stranded1[xrr rating=1.25/5]Minimum word counts so rarely prove a hindrance: even the most mediocre films have enough in them to support a baseline level of discussion. Stranded may prove to best me in this respect, however, as a search through several thesauri has yielded far too few synonyms for the word “murky” to adequately pad out and describe the film’s aesthetic sensibility. Set on an already-nondescript US government moonbase, Stranded finds an excuse to cut that base’s power within the first few minutes, plunging the station into darkness in a move to create tension for its resultant alien horror. But the splotchy, dim emptiness of the frames that follow do not set a tone of eerie entrapment so much as they resemble a high school production of Alien filmed by a parent who forgot to take the cap off the lens.

Stranded’s base personnel are an assortment of faceless actors culled from network television and basic cable. Their leader, by virtue of having been, improbably, a star at some point, is Christian Slater, whose Col. Brauchman warns of carbon dioxide build-up as oxygen levels fail in a tone so flat that it suggests the air is already being cut off from his brain. As further evidence of his slipping mental faculties, Brauchman repeatedly refers to carbon dioxide as carbon monoxide.

As if Brauchman’s crew did not have enough on their hands with a commander unfamiliar with the difference between gaseous compounds, soon they find themselves forced to contend with the alien that hitched a ride on a recently crashed meteor. Ava (Amy Matysio) cuts her finger while handling a sample of the spore-ridden meteorite and soon becomes pregnant, which leads one to the uncomfortable inference that the filmmakers are ripping off not Alien but Prometheus, which is like ripping off Carnosaur instead of Jurassic Park. The rest of the crew notices Ava’s rapidly ballooning stomach, but her terror at seeing the alien spawn is casually dismissed as a hallucination brought on from exposure to carbon gases of ambiguously numbered oxygen bonds.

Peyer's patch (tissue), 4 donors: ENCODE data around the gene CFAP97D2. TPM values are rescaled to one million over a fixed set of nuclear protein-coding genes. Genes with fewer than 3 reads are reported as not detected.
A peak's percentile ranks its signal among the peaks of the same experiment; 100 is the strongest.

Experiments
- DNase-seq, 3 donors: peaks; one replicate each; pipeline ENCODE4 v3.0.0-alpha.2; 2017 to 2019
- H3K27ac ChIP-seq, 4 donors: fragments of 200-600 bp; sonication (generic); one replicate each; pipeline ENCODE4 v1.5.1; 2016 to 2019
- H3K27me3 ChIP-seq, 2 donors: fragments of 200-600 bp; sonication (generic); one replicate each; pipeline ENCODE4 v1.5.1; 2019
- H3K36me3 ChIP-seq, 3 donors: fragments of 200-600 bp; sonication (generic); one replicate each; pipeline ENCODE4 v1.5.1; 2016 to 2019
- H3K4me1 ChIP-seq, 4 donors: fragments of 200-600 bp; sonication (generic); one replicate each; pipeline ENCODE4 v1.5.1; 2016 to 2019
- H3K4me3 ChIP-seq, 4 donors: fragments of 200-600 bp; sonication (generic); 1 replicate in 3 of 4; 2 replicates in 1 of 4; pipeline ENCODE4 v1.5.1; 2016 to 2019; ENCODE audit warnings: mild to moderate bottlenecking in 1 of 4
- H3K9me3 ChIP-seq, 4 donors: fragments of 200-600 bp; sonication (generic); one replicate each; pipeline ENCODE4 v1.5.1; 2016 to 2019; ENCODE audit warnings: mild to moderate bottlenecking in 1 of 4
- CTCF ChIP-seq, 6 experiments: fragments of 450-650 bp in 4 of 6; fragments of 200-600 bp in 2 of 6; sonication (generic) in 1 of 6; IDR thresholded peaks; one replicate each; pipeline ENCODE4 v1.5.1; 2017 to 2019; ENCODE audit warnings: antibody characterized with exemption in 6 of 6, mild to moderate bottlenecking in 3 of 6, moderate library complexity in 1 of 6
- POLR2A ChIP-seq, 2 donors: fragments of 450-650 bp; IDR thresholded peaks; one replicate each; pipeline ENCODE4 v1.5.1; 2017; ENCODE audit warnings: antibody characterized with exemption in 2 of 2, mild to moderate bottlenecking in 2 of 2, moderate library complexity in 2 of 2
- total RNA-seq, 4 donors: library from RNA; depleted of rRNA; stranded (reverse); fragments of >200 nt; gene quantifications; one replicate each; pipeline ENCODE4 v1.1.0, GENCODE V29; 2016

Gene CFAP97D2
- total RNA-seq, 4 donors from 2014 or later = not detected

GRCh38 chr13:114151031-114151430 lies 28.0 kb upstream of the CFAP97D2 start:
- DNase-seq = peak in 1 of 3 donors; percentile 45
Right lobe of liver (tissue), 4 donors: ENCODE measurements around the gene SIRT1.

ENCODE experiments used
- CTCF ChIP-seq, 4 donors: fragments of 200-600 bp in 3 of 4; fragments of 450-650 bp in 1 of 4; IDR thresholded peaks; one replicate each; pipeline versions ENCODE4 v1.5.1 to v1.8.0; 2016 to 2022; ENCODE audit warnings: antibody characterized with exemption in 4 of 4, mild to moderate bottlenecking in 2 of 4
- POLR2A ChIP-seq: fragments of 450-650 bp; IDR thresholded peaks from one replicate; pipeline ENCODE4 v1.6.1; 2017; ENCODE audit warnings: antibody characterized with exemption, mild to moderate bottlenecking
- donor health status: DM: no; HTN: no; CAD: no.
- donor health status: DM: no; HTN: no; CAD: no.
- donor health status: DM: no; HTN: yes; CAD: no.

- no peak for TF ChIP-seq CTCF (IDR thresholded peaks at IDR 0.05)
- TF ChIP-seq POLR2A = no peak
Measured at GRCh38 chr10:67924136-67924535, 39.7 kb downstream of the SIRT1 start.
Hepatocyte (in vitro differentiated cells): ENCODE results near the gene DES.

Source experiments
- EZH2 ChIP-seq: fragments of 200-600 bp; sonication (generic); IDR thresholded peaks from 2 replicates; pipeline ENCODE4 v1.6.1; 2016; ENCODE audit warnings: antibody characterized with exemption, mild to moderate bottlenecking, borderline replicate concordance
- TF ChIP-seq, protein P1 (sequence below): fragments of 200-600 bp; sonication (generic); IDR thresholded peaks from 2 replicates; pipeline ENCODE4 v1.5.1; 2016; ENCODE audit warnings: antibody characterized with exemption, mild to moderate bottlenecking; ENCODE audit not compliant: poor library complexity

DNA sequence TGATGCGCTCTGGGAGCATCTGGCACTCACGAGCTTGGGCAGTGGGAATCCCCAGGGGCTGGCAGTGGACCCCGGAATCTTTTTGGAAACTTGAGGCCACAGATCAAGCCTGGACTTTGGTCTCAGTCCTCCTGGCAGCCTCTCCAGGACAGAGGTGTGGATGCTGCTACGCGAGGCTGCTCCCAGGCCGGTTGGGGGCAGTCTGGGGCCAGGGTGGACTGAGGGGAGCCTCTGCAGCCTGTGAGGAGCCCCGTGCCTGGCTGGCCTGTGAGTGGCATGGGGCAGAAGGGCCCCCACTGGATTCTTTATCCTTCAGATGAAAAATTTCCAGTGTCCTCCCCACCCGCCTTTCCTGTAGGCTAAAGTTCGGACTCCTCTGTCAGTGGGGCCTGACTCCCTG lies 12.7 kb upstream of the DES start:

Stranded is so dim that it took me a while to realize the film is presented in a ‘Scope aspect ratio, perhaps as an aesthetic nod to John Carpenter, whose The Thing becomes the dominant reference point of the film’s second half. Would that the use of Carpenter’s aspect ratio have contained any of the signs of Carpenter’s skill: where The Thing used its wide frame to draw in the sense of isolation, of the cramped borders that provided small shelter from the outside tundra and yet no safety from the monster within, Stranded has no sense of place or relation. I’ve long considered jump scares to be the cheapest and easiest way to thrill an audience, but the telegraphed and clumsily executed jolts here prove jumps are not as easy as they seem.

This film debuts straight to video, which is not necessarily the sign of bad quality such a designation connotes, but if it did happen to play in a theater an audience might justifiably believe that the picture had gone out and the sound was from the next screen over. One cannot even say this marks a low point for director Roger Christian, for the man also directed Battlefield Earth. That the latter still seems so much worse than Stranded implies one of two things: that Battlefield Earth is still so resonantly awful than anything looks good in comparison, or that the likes of Stranded may be the best Christian can do. If that’s the case, maybe it’s a blessing 80 percent of this movie is not visible.

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